Sending thank you notes after a job interview is a quick and relatively painless way to stand out from the crowd.
Since fewer than 30% of job candidates send thank you notes, you stand out and make a positive impression when you do send them.
The effort expended to send the thank yous pays off very well.
According to a 2018 CareerBuilder survey of employers, thank you notes make a very good impression, especially when done well. The survey revealed 2 very interesting employer opinions about those candidates who do NOT send a thank you:
1. 86% of employers believe you are NOT a good worker if you skip sending a thank you note.
86% of the employers surveyed felt the job seeker demonstrates “lack of follow-through” unless they send a thank you note. Lack of follow-through is not usually a characteristic most employers want in employees.
2. 56% of employers do NOT think you are genuinely interested in the employer and the job unless you send a thank you note.
By not sending a thank you note, you are telling 56% of the employers surveyed that the you are “not serious about the position.” If you are not interested in them enough, they are likely not interested in you, especially given how many other people are interested in being hired.
Even if you think you “knocked it out of the park” in the interview, following up with a thank you note helps you as a candidate. When done well…
Sending Thank You Notes Is Smart
If you are interested in the job or the employer, sending a good thank you note after your job interview is not optional. Whether you think you landed the job or blew the opportunity, send a thank you to each person who interviewed you.
The benefits of sending a thank you note? In addition to demonstrating that you do “follow through” — a sought-after employee characteristic — and are “serious” about the position, you can:
- Remind them of you and your qualifications by briefly summarizing your fit and qualifications for the job.
- Fill in a blank if you forgot to say something important and relevant in the interview.
- Demonstrate your communications skills (watch your spelling and grammar!).
- Demonstrate your professionalism, showing that you understand proper professional etiquette and can comply.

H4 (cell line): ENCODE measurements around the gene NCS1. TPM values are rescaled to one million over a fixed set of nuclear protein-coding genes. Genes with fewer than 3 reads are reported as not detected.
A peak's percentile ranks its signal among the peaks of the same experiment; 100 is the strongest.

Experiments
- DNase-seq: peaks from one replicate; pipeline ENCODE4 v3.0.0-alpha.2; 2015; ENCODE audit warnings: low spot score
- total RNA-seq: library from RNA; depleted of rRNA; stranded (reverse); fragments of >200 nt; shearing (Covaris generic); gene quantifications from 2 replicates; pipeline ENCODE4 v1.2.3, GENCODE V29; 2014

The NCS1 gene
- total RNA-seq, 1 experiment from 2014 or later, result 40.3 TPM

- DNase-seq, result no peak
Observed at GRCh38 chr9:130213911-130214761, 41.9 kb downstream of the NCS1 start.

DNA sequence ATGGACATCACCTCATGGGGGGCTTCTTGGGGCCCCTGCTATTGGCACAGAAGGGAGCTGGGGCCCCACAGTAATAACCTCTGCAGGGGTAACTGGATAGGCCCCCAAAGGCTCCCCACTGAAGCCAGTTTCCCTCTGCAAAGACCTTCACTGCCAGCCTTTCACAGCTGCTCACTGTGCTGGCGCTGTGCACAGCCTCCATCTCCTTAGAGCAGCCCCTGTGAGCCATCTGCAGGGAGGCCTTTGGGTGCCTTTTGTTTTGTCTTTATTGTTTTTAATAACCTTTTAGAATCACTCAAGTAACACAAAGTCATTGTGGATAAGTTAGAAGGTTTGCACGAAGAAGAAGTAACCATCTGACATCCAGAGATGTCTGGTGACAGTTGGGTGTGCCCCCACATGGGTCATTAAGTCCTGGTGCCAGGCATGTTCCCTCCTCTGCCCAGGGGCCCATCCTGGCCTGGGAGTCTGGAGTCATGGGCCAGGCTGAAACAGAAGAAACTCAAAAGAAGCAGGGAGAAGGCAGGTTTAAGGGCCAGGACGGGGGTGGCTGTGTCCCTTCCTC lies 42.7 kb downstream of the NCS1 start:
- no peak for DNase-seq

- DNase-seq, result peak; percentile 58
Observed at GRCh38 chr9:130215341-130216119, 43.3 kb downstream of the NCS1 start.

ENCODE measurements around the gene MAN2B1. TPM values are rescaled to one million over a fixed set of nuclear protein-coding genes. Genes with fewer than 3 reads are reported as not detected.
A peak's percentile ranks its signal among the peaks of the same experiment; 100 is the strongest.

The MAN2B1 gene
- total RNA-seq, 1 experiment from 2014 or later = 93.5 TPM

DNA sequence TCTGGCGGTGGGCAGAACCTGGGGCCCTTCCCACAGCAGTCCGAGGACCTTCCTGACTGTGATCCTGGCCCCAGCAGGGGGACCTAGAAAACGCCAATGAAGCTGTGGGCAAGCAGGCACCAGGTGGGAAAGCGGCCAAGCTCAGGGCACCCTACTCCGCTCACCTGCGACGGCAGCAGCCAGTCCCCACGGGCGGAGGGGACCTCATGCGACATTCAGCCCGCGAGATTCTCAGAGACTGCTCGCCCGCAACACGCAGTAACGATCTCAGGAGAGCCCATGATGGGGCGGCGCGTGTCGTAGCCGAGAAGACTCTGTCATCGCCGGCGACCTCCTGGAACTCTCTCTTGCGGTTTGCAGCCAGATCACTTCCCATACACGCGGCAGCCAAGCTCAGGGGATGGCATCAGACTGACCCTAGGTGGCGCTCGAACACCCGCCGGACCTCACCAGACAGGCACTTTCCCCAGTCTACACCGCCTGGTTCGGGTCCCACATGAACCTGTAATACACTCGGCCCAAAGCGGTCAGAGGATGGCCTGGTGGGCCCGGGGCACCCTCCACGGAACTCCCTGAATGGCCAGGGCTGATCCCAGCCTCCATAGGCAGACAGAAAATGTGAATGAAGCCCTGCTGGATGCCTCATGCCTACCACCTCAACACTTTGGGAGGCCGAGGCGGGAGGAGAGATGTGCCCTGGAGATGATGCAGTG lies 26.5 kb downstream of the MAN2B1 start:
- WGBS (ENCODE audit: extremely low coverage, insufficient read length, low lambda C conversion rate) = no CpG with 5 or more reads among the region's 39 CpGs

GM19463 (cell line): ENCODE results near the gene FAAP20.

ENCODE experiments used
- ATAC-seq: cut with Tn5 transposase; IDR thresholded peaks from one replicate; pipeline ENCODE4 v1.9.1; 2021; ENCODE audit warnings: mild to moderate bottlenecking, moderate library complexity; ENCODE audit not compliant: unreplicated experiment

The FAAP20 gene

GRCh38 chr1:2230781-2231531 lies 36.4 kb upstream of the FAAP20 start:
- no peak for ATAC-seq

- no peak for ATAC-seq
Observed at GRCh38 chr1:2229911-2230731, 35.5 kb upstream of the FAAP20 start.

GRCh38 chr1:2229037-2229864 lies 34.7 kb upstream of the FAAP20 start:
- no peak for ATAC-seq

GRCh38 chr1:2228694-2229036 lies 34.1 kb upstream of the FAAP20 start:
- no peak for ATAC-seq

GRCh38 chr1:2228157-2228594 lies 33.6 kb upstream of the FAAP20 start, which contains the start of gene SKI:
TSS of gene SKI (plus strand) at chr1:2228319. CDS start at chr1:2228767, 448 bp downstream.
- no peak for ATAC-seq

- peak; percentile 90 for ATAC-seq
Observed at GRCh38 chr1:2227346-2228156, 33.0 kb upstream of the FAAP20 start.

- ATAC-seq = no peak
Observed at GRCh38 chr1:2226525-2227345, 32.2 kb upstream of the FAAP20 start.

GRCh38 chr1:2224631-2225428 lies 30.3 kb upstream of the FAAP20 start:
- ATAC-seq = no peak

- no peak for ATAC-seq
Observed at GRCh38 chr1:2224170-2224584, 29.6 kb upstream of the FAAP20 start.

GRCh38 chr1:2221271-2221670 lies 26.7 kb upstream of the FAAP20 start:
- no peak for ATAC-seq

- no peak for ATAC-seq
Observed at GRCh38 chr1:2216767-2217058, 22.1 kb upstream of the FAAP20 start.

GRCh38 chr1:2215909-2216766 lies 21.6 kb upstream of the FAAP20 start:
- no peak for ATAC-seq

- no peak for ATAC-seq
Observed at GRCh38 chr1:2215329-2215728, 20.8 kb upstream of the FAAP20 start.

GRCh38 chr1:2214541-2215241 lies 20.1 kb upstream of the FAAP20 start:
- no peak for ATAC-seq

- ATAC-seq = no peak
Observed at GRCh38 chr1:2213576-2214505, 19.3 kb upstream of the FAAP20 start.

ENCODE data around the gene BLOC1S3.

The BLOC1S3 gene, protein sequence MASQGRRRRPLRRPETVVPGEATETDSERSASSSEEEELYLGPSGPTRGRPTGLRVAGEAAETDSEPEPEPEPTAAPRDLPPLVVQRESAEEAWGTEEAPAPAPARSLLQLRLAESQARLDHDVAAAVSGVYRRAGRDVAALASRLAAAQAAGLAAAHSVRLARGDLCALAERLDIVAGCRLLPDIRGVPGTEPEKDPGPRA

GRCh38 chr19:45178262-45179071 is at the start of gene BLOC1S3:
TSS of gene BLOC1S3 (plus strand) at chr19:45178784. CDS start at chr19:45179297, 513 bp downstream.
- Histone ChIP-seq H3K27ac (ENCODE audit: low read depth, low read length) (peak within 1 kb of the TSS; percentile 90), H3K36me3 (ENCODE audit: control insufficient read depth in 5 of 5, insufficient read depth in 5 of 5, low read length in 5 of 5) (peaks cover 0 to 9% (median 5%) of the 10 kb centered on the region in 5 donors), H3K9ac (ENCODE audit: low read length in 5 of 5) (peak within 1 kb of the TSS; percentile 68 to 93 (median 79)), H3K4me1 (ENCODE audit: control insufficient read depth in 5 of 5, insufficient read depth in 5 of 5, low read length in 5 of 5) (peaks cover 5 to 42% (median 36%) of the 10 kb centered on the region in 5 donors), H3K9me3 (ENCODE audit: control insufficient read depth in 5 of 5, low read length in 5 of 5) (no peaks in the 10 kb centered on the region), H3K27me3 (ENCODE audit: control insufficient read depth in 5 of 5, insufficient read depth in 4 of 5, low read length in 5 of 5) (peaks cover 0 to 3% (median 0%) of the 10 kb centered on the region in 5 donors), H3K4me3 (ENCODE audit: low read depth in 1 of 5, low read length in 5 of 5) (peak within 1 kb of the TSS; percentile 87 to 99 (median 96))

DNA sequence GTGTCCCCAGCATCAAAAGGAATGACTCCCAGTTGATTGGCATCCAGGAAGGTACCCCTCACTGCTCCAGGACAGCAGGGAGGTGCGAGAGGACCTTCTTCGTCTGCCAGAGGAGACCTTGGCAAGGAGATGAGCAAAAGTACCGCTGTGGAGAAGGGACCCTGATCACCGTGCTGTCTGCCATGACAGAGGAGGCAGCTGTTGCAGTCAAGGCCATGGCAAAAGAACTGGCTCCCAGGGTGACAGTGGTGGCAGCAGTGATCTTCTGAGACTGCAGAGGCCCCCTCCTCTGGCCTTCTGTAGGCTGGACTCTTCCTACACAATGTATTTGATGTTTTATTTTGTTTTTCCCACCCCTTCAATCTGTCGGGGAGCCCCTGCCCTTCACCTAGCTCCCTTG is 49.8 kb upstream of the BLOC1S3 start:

- Demonstrate your interest and enthusiasm for the job.
Send a Thank You After EVERY Interview
Whether it is your first interview and it was over the phone or Zoom, or it was the 3rd round of interviews, your thank you will put you ahead of the majority of job candidates who do not make the effort. Your thank you will also give you an opportunity to remind each interviewer how unique and well-qualified you are.
Sample Thank You Notes
Use these samples as guides to help you write your original thank you notes, customized to you, the employer, and the job:
This example is the format of a standard printed or hand-written thank you note, when the organization or the person is formal and an emailed thank you would not be appropriate.
This example is the format for a standard formal thank you email, which is acceptable to most employers now.
Telephone interviews, also known as “phone screens,” may not feel as important as a “real” in-person interview, but don’t miss this opportunity to demonstrate your follow-through, work ethic, and professionalism.
Sending a thank you after your second interview is as important as after the first interview. But, the message needs to be a bit different. See this sample to understand how to make it different.
Someone who has referred you to their employer or to someone in their network has done you an enormous favor. You are much more likely to be hired, as a result. This thank you is an example of the kind of thank you to send them.
This thank you is only for the external recruiter — one who is NOT AN EMPLOYEE of the employer you interviewed with. That external recruiter can be an excellent ally for your career since, if you stay in touch, they can refer you to other employers for other jobs when you are ready to move on.
Careful! Sometimes bad things happen to good people, but you KNOW that you blew the interview. If you really liked the people and still have this employer high on your list of target employers, carefully send this message. Remember that we may think that we have failed when we others don’t have that impression, so use this thank you extremely cautiously.
Being rejected for one opportunity doesn’t mean you should permanently cross that employer off your list of possibilities unless you really didn’t like them. But, if you did like them and would be happy to work there, send this message to them. This message could well open doors for you for the next time they have a job opening.
The Bottom Line:
By sending a thank you note, even for a telephone/screening interview, you will gain credibility and demonstrate your professionalism.
About the author…
Online job search expert Susan P. Joyce has been observing the online job search world and teaching online job search skills since 1995. A veteran of the United States Marine Corps and a recent Visiting Scholar at the MIT Sloan School of Management, Susan is a two-time layoff “graduate” who has worked in human resources at Harvard University and in a compensation consulting firm. Since 1998, Susan has been editor and publisher of Job-Hunt.org. Follow Susan on Twitter at @jobhuntorg and on Facebook, LinkedIn.
More about this author…